Roses Really Smell Like Boo-Boo-Boo
September 1, 2011 9:29 AM   Subscribe

My self-improvement endeavors have made my self-esteem rise to astronomical levels. Now I'm super-awesome. I'm also a self-absorbed cranky bitch.

I've struggled with clinical depression and general herp-derpery all of my life, but a year or so ago, I decided to do something about it. I got into therapy, I started reading some great books, and I read a lot of "how to make your life awesome" askmefi threads.

A year+ later, my life has improved considerably. I'm no longer spending my evenings sitting on the couch eating fritos and wallowing in loneliness and misery. I'm eating healthier and exercising. I'm working on my master's degree. I'm involved in various musical and artistic endeavors around town (and have become a minor celebrity!). I learned how to dress well and do my hair and make-up, so now I've gone from "sort of cute" to "damn! she's hot!" I'm learning new instruments and new languages, I travel often, meet new friends and have incredible experiences. I love to learn from everyone I meet.

Most importantly, I've learned to take time for myself. I have a charismatic Christian background where service and self-sacrifice was highly valued. Now I'm learning how to take time for myself, how to say no to overcommitting myself, and how to enjoy life. I'm no longer a pushover or a doormat.

I feel really great about myself. I no longer think "wow, I'm such a loser, I'm such a waste of space". I feel productive and capable, and balanced. I'm "in the zone" and it feels great, but...

I thought all of this would make me happier, and it has, but I've noticed that my character has changed. I feel like I've worked so hard to improve my life, I look down on people who aren't doing the same. And that makes me feel horrible.

I'm secretly judgmental of my old friends who are still stuck in the same boring routines, living in the same town they grew up in, working boring jobs and not exploring life. I (politely) reject most of the guys that ask me out because I secretly feel like I'm "out of their league". I just feel like I'm the shit. I used to hate people like me. And now I am me!

If I were to give advice to someone like myself, I'd tell them to volunteer to work with people who are less-fortunate, to help them get their head out of their ass.

The only problem is, I already do this. That's my job. I work with homeless and/or low-income individuals to help them get a leg up in life. And I judge them like crazy.

See? I told you I was an asshole.

The problem is, I didn't always used to be this way. I've worked at this job for 4 years and the reason I started working here was because I was a tireless social justice advocate (probably due to my Christian upbringing).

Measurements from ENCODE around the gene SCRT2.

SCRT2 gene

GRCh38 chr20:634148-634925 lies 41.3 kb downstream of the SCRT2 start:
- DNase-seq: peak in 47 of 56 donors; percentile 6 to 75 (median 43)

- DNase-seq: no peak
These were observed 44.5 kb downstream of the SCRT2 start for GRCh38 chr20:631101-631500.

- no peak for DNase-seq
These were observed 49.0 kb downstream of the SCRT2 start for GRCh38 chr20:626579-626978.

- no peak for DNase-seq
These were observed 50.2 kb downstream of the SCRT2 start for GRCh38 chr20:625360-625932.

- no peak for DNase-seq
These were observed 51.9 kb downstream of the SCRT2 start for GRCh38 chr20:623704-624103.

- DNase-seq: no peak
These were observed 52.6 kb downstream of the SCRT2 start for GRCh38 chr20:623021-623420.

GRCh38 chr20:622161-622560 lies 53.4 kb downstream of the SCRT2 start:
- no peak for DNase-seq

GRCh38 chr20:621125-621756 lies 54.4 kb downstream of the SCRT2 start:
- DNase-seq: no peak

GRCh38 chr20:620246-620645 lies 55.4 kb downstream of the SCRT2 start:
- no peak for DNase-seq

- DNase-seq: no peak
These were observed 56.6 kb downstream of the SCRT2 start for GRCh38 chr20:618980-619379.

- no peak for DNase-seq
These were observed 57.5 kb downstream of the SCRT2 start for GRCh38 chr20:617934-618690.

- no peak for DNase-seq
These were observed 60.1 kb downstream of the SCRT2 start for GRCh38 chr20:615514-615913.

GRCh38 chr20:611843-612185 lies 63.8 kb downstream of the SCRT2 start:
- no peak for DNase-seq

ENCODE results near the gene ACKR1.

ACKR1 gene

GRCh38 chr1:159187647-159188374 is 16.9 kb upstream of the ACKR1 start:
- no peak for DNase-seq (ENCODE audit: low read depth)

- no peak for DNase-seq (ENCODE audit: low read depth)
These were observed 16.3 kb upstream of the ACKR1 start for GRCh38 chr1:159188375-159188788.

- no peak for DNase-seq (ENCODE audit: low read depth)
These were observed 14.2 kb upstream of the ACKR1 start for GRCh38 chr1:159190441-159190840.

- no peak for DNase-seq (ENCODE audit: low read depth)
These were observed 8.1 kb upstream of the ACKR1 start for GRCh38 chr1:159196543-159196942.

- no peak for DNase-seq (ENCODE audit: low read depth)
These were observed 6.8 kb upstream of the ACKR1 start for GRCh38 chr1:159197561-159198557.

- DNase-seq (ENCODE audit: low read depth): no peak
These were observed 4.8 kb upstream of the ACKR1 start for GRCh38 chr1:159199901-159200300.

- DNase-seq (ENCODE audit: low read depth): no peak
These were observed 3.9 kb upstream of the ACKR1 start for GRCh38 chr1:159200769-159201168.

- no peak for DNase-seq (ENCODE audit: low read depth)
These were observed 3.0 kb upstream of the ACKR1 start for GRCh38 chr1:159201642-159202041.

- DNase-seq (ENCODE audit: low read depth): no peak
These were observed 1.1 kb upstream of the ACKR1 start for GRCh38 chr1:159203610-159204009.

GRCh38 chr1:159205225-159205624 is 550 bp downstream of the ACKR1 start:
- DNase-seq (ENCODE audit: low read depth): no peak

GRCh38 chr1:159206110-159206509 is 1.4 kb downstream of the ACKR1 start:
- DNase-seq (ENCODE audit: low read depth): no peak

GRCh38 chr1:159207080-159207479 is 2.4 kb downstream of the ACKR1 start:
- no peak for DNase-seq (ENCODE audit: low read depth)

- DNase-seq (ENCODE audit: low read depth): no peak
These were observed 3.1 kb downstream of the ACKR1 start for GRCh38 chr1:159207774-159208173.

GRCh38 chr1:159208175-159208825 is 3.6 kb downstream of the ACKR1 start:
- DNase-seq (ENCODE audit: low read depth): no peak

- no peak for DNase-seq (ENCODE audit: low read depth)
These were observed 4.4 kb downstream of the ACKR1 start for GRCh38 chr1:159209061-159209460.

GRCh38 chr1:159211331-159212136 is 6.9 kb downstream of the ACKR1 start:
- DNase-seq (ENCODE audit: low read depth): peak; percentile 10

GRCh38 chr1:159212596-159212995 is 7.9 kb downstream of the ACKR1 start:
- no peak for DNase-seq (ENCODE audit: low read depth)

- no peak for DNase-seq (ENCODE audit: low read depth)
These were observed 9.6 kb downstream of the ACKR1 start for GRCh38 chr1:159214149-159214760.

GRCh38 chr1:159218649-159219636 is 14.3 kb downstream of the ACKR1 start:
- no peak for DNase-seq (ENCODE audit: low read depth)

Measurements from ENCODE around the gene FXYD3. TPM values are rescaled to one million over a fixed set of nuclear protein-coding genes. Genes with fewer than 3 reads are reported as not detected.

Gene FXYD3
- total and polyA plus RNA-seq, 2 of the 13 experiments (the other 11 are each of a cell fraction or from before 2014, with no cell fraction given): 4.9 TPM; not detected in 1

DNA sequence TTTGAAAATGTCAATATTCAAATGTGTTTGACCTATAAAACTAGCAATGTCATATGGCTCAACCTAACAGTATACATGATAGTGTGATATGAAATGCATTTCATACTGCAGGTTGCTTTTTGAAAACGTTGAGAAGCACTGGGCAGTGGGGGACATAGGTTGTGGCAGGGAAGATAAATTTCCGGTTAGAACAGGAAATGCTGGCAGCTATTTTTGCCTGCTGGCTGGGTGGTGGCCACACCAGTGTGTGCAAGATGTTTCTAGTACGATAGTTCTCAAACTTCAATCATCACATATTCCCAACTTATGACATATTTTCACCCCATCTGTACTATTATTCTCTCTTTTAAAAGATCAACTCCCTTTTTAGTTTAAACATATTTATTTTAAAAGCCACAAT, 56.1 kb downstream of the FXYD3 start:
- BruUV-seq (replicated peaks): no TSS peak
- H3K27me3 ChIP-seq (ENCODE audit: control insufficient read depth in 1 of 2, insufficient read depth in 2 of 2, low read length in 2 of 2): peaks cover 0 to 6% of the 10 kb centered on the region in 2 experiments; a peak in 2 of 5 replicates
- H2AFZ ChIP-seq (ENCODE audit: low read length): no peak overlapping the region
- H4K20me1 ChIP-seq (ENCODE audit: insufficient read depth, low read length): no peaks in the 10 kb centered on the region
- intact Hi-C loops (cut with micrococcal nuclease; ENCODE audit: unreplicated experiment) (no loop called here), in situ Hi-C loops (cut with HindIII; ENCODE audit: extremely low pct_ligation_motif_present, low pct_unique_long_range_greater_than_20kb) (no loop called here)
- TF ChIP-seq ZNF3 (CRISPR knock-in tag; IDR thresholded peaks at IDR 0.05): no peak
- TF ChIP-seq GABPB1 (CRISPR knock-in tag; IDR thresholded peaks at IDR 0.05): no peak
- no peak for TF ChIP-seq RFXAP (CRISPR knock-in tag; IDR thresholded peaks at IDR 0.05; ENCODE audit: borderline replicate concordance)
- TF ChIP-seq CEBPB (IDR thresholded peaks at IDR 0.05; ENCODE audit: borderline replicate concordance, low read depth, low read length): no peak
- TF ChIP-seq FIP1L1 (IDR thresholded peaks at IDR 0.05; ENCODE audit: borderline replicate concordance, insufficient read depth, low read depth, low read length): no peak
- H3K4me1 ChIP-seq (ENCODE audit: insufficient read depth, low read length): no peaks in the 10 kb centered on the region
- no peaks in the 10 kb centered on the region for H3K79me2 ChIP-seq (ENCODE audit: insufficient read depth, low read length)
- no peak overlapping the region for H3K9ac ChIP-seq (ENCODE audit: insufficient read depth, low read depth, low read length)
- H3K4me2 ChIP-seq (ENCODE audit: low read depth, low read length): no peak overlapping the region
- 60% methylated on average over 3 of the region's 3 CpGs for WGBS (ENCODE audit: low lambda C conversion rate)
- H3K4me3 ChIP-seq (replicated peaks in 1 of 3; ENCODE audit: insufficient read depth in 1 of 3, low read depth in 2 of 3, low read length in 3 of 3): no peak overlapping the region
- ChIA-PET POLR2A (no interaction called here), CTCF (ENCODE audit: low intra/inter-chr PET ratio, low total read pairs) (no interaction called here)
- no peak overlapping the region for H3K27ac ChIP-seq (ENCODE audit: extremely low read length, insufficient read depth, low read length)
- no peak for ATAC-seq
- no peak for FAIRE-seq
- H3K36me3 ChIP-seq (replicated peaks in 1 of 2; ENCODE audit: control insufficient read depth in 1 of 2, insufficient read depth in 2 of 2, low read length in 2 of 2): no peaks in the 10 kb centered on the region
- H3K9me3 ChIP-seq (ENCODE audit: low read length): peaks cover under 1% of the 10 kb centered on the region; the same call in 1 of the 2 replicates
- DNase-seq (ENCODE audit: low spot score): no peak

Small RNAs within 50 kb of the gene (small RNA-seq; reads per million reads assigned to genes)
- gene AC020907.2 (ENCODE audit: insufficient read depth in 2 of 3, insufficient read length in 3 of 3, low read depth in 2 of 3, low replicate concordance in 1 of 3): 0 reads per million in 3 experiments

Now, instead of feeling pity or empathy when I see a young woman with 3, 4, or 5 kids come to my job for help, or feeling angry at the societal system that has failed the man who has never worked , I just feel irritated...with them! I constantly think "Why did you make so many dumb decisions? Why can't you improve your situation?" even though I know that the reason they're at my office is because they are trying to improve their situation. I think this frustration is due to the fact that I work with such a large number of people and yet few of them, maybe 25%, actually follow through with the paperwork and steps needed to get help. I do all of this work, provide them with every resource I possibly can, and then they don't do their part, and end up wasting time and money. I am totally fine with helping people who will actually use the help I provide, I love doing that. I find it very rewarding to help people who appreciate the help and will use it to improve their own lives and help themselves, but I can't stand laziness.

In my logical mind, I understand the plight of the poor. I'm aware of class inequalities and privilege and institutional racism. I've read Jon Scalzi's "Being Poor" (I can identify with a lot of the items on that list!). Two years ago, I was a staunch advocate for the rights of the poor and oppressed. Now I feel like I've turned into a closeted conservative. I hear the stories of personal oppression straight from the mouths of the people I work with, and I'm unmoved. I'm more concerned with checking my facebook status than helping a single mother find a job. In the classes in my master's program, we constantly talk about social inequalities and I'm starting to sympathize more with the 'oppressors' than the 'oppressed'.

I'm self-absorbed, impatient, elitist, classist asshole and I hate everyone.

What the hell is wrong with me? How did I become this way? How can I get my head out of my ass and back in the game?

I know I'm not explaining this very clearly, so feel free to ask any follow-up questions. If it matters, my demographic background is: female, straight, mid 20s, non-white.